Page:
Solid wood vs wood veneer

Solid Wood Furniture

Few can deny the fact that solid natural wood furniture looks beautiful. It brings a feel of classic and quality décor to your home. However, it is also a more costly initial investment. Lets check why it is worth the investment.

Well-built, solid wood furniture is incredibly durable and designed to last for generations. It can withstand the wear and tear that comes from daily use and often requires minimal maintenance. However, with durability comes weight. For those who may move often, solid wood furniture can be far more difficult to maneuver.

Throughout the generations, if a solid wood piece does start to show its’ age, it can be beautifully restored. Due to the durability, solid wood can be refinished may times. The same can’t often be said for other furniture choices.

There is also a major benefit in the sustainability factor. While plastics, MDFs and veneers can be heavily processed and filled with chemicals, solid wood is natural substance. Furthermore, sourced from European forests is actually more sustainable. In Europe, forest area is actually increasing. This is due to the policy restrictions, making the forest harvesters to plant two trees for one which was cut down.


Wood Veneer Furniture

Veneer is technically a thin layer of hardwood top layer glued on the cheaper surface, usually made of wood sawdust. This practice allows furniture makers to design and build furniture pieces at a lower cost. Veneer can be sanded along the grain, painted and stained because it is a real wood. When working with it though, you must be very careful not to overdo it, remembering that the layer is very thin and can quickly be worn down with a power sander. Thus veneer also affects furniture lifetime. It can pop up from the other layer if the environment is very humid or water is spilled and left for a longer time. Veneer furniture has its limitations in terms of restoration as well due to the real wood layer being very thin.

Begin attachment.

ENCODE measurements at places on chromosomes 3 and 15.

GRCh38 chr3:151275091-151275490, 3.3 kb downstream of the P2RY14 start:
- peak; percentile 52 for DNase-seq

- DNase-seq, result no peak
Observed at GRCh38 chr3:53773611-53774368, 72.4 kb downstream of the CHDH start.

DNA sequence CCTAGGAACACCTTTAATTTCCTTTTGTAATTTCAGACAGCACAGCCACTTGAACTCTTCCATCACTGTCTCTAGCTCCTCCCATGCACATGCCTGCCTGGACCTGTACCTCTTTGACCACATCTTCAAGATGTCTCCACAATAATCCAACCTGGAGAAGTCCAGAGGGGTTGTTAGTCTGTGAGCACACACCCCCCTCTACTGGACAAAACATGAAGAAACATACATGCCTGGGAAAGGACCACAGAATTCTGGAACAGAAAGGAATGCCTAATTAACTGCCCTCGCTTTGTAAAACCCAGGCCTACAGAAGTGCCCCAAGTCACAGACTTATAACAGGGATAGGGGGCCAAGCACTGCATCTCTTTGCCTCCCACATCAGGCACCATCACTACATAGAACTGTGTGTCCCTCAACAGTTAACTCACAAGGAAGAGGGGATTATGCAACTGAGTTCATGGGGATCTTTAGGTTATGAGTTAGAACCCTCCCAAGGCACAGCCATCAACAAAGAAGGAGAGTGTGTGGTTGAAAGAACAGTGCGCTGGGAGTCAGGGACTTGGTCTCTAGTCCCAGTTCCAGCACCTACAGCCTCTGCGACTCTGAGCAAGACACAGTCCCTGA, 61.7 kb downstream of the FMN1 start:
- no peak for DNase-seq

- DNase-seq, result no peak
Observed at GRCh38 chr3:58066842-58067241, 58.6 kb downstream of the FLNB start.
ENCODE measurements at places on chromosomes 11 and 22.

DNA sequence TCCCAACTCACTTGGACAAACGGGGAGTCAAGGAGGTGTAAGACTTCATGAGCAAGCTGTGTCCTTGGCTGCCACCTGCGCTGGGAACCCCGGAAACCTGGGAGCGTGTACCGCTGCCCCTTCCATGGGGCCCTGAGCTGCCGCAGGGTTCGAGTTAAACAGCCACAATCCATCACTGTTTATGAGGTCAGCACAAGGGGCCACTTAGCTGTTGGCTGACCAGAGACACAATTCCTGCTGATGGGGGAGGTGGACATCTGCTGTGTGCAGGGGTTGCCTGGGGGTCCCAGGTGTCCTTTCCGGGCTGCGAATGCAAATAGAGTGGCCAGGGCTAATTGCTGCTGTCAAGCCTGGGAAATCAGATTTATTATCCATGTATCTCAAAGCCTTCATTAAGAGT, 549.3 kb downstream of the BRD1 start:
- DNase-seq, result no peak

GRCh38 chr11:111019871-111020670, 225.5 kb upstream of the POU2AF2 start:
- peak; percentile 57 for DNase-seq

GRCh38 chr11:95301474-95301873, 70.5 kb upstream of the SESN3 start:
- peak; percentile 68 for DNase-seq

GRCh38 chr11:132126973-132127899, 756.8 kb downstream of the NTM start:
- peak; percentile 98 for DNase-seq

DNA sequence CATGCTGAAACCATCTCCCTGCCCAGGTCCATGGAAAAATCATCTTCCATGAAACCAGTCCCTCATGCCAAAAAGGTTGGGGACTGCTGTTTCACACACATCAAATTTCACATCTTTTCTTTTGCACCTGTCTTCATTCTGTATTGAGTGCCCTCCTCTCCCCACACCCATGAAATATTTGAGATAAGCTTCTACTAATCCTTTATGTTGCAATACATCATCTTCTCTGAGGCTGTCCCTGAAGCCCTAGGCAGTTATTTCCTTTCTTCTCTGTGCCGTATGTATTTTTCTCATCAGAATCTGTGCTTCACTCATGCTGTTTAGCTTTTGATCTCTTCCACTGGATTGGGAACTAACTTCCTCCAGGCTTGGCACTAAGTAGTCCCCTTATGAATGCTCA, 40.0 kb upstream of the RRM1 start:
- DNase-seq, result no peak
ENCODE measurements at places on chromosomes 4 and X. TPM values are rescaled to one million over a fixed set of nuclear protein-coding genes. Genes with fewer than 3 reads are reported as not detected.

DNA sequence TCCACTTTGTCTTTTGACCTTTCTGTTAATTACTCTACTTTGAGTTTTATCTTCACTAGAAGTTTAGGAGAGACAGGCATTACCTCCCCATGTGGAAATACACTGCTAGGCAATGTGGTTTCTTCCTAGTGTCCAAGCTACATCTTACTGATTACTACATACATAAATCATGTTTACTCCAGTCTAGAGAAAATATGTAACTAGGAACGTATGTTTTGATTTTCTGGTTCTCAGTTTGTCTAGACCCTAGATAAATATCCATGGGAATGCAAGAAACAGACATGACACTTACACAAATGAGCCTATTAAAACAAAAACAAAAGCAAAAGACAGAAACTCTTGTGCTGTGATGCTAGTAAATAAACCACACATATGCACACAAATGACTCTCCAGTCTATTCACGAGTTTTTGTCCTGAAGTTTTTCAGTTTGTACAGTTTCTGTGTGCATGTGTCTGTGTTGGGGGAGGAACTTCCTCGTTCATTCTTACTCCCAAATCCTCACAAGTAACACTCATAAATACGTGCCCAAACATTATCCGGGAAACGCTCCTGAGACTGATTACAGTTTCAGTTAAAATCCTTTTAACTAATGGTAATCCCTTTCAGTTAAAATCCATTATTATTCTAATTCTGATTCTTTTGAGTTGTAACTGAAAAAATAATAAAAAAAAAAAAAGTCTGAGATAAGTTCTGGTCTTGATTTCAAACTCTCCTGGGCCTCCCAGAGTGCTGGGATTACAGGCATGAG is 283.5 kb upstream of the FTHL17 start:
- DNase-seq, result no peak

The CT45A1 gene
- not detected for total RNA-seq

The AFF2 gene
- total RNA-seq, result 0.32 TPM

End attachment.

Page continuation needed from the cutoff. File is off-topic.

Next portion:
Veneer furniture often a much lower investment to purchase. It is more readily available in the budgets of many people, specifically first time homeowners.

That being said, the problem lies with what is underneath the veneer. Many manufactures use a combination of MDF, particleboard and other materials as the core of their furniture. These materials are mixed with chemicals and glues to be formed and provide strength. While this core makes them lighter and easier to manage, it also makes them more susceptible to damage that often cannot be repaired.


Conclusion

If price is the main factor for a consumer, then choosing veneer may be the short-term solution. However, as time goes on, solid wood furniture proves to offer more durability and a longer life. With lasting beauty that can be shared within your family, solid wood can prove to be much more economical in the long run.

While lower-end choices may have a smaller price tag, the problem remains that much like many other products, cheaper options can result in some sacrificed quality. What you save in the short term may end up costing you more in the future when pieces need to be replaced.